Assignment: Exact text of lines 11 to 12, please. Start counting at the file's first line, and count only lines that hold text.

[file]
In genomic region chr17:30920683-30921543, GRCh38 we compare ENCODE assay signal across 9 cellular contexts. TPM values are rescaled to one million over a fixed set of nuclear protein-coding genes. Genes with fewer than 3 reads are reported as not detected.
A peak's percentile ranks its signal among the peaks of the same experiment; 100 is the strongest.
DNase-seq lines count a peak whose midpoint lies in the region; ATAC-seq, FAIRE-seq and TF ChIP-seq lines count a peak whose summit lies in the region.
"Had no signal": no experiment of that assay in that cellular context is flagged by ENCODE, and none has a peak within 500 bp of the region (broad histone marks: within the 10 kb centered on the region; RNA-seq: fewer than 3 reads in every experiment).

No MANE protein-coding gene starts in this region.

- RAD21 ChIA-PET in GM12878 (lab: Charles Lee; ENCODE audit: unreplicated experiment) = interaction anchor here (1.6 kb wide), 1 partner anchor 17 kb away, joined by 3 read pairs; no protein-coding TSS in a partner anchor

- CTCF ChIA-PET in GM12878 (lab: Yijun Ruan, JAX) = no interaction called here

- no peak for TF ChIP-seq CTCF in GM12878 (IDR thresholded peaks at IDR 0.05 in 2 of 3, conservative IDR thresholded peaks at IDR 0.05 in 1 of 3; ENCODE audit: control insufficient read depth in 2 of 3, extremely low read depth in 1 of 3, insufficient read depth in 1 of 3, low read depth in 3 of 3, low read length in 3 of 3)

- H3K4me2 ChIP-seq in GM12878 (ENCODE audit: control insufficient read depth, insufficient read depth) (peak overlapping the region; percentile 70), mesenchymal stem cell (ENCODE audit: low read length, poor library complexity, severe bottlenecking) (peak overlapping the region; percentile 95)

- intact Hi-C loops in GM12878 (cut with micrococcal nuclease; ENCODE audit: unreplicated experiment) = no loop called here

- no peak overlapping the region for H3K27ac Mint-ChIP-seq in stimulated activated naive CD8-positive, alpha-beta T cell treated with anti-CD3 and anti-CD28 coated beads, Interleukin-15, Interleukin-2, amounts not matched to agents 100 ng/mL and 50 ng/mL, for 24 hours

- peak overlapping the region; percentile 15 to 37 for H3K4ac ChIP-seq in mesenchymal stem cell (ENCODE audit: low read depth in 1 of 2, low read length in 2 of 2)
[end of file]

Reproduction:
- no peak overlapping the region for H3K27ac Mint-ChIP-seq in stimulated activated naive CD8-positive, alpha-beta T cell treated with anti-CD3 and anti-CD28 coated beads, Interleukin-15, Interleukin-2, amounts not matched to agents 100 ng/mL and 50 ng/mL, for 24 hours

- peak overlapping the region; percentile 15 to 37 for H3K4ac ChIP-seq in mesenchymal stem cell (ENCODE audit: low read depth in 1 of 2, low read length in 2 of 2)